• Disorder Extremes (Personality Types/Traits that are not balanced causing problems with overall functioning)

Psychiatric Co-Morbids

  • Mood Disorders (Emotional Dysregulation
  • Anxiety Disorders (OCD, Social Anxiety, Generalised Anxiety)
  • Psychosis
  • Impulse Control
  • Attachment Disorder
  • Dissociative Disorders

Enviroment 

  • Dietary/Nutrition Disabilities
  • Morning the Child
  • Isolation/Alienation
  • Learned Helplessness (Dependency Personality Disorder/Co-dependency)
  • Presuming  Incompetence
  • “Cat” People vs. “Dog” People (Exposure Anxiety. PDA, ODD RAD)
  • Eating Toothpaste (Gut Disorder and Fluoride Toxicity)

Human Variants of Learning

  • Visual
  • Verbal
  • Logical
  • Physical
  • Aural
  • Solitary
  • Social
  • Mixed

The fact that being borderline made me emotionally unstable, struggled with boundaries and also being schizotypal made me odd, aloof and detached from people and at times society. These “elements” are all about of my “mix” and words not only for these “pieces” empower not only the person in question but the services they come into contact with also family and friends.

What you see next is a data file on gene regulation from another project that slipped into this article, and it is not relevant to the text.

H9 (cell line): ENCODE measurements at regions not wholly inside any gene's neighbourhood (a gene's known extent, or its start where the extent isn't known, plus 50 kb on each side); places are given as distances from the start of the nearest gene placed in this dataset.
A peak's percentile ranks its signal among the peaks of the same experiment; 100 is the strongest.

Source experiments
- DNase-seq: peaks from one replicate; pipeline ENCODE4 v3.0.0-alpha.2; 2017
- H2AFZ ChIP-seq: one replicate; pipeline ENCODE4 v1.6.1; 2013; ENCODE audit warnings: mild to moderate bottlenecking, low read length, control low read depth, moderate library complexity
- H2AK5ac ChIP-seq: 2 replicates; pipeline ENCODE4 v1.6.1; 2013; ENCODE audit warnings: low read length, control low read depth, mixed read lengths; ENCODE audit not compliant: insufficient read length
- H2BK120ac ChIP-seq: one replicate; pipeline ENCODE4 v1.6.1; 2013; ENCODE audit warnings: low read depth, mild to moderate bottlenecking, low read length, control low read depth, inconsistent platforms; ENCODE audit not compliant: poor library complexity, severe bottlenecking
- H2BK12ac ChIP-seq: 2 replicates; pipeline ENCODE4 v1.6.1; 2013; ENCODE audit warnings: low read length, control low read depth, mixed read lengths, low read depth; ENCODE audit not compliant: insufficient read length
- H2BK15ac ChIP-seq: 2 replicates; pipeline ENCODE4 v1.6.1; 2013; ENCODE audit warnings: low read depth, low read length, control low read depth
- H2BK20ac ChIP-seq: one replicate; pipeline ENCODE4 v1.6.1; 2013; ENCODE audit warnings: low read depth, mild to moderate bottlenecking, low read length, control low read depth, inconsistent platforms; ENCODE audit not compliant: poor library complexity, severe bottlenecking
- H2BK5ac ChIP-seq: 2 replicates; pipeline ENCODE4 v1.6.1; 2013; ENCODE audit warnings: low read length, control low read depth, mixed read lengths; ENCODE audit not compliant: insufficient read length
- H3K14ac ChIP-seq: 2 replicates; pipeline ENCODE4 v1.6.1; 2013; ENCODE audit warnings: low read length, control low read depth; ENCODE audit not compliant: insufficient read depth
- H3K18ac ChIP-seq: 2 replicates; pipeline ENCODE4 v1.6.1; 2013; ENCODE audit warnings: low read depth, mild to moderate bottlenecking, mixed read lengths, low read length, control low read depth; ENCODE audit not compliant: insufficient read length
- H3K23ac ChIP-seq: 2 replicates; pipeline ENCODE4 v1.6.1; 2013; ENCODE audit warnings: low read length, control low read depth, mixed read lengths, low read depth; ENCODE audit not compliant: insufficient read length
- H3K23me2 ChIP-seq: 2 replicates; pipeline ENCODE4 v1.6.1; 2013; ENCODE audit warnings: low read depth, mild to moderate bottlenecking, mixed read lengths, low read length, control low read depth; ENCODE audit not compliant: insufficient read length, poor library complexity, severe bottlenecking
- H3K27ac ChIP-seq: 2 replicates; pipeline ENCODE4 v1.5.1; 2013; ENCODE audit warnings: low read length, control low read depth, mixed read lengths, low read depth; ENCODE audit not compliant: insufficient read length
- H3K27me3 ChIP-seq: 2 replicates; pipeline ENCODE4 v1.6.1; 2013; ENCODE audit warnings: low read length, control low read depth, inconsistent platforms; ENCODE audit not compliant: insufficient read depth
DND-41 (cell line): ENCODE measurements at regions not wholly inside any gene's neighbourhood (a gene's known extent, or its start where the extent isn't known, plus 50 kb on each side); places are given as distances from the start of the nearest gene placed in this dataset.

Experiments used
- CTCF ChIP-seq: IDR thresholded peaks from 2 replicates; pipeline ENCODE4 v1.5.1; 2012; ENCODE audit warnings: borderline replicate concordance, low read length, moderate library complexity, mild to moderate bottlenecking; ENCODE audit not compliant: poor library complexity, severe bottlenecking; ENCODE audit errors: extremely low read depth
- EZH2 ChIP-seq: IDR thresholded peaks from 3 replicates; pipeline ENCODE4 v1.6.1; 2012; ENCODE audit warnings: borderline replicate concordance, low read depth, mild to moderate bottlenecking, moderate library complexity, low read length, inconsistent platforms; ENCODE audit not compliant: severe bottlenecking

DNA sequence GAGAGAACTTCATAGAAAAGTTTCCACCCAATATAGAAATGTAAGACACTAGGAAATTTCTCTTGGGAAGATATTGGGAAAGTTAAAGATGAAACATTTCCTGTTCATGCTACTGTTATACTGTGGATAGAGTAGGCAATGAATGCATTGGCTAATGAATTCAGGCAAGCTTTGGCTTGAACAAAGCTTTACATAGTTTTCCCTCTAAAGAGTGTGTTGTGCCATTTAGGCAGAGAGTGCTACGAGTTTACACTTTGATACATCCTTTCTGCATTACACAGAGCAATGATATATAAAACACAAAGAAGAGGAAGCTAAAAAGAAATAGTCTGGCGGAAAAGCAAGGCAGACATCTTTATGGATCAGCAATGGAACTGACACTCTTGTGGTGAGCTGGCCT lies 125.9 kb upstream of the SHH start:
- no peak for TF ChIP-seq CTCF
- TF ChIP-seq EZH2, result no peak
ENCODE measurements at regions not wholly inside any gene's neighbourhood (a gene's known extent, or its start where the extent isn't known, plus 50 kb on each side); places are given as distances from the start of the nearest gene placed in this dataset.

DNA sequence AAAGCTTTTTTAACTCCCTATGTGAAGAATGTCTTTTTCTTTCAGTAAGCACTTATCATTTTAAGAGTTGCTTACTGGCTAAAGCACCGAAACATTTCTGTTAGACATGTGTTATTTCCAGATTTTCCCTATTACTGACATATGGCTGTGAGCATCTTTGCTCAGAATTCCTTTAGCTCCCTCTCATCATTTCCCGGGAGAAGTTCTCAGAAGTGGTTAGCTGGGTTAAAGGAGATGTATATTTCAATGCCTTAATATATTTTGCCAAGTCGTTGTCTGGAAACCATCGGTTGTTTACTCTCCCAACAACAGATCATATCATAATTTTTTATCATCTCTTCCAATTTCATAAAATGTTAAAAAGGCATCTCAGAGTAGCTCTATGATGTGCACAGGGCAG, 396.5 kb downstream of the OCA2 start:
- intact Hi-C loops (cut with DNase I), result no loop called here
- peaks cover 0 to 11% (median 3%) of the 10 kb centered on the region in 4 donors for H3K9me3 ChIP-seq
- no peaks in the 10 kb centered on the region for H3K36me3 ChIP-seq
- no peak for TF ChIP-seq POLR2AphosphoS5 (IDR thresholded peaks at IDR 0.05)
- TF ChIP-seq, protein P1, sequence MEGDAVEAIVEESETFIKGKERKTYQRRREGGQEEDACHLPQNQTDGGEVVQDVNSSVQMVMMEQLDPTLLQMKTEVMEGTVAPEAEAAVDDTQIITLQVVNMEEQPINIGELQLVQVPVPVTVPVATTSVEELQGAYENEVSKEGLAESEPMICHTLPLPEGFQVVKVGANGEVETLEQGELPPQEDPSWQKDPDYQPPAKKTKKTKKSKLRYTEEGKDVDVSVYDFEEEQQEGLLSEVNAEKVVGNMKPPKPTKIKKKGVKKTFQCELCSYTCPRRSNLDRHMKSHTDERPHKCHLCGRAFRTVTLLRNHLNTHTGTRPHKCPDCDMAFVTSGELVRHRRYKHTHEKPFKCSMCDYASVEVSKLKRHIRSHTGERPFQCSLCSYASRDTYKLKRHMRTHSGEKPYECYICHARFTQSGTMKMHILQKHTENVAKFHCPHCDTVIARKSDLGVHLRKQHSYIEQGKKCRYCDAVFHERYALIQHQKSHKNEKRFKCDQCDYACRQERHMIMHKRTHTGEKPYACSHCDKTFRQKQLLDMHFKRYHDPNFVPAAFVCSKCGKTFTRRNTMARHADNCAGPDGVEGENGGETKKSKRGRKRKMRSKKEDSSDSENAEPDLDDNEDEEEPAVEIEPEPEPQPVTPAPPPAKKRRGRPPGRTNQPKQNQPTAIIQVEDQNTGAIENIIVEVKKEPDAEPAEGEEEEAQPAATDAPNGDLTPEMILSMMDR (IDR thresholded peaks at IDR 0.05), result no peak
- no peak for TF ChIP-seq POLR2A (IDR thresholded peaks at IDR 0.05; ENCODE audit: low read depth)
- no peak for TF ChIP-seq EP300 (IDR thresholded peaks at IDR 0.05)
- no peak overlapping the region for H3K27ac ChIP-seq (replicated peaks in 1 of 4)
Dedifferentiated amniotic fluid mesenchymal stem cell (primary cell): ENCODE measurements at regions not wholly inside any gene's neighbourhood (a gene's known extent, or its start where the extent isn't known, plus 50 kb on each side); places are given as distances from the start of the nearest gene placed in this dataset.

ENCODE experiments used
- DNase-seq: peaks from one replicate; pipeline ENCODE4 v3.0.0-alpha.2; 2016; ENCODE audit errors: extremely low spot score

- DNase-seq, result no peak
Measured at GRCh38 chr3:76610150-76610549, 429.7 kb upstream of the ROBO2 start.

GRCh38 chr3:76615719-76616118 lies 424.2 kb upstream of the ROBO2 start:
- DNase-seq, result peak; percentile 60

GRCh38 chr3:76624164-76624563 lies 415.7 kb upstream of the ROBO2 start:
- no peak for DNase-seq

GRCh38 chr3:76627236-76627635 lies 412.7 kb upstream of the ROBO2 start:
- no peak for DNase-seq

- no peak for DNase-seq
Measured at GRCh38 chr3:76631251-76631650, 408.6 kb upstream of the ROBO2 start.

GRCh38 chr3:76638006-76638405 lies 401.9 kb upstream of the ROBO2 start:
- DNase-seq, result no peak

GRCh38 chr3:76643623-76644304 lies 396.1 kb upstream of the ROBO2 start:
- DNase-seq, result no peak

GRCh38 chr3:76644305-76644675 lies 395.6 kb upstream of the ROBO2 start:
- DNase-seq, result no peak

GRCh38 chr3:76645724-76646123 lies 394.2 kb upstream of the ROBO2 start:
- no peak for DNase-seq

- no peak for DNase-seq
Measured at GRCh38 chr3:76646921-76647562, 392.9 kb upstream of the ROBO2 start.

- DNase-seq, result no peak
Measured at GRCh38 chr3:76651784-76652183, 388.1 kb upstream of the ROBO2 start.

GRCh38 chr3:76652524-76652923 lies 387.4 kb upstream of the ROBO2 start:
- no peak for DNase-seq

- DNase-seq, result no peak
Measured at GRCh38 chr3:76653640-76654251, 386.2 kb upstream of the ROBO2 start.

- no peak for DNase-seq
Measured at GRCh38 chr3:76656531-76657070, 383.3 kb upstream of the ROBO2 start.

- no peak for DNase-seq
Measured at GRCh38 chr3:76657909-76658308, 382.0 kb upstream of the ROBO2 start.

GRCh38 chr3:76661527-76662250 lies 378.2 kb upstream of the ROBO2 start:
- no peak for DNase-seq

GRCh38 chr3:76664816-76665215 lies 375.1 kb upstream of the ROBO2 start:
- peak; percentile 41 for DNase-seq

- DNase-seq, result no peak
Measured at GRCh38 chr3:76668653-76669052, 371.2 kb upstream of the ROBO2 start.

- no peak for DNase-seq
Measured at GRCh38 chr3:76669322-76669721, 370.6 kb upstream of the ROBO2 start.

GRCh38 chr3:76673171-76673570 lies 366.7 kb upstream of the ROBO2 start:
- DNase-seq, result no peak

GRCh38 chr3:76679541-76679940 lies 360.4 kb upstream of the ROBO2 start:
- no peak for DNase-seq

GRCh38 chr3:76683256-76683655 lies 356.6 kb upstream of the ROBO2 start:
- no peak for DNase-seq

Fruit Salad 2017

 

Looking Deeper, Looking Forward, Education & Empowerment

I went through my autism “fruit salad” at an event recently and asked if the diagnosis had pointed out the specific pieces how would they have felt? Also would this model benefit them I came to the conclusion yes because understanding  that the word “autism” isn’t  one thing but understanding the pieces of their children’s autism was felt to be very important, helpful, empowering and overall was a beneficiary to the services that they would come in contact with. Giving them not just the word “autism” but what it meant for them specifically.

My Autism Fruit Salad 1 Updated 2017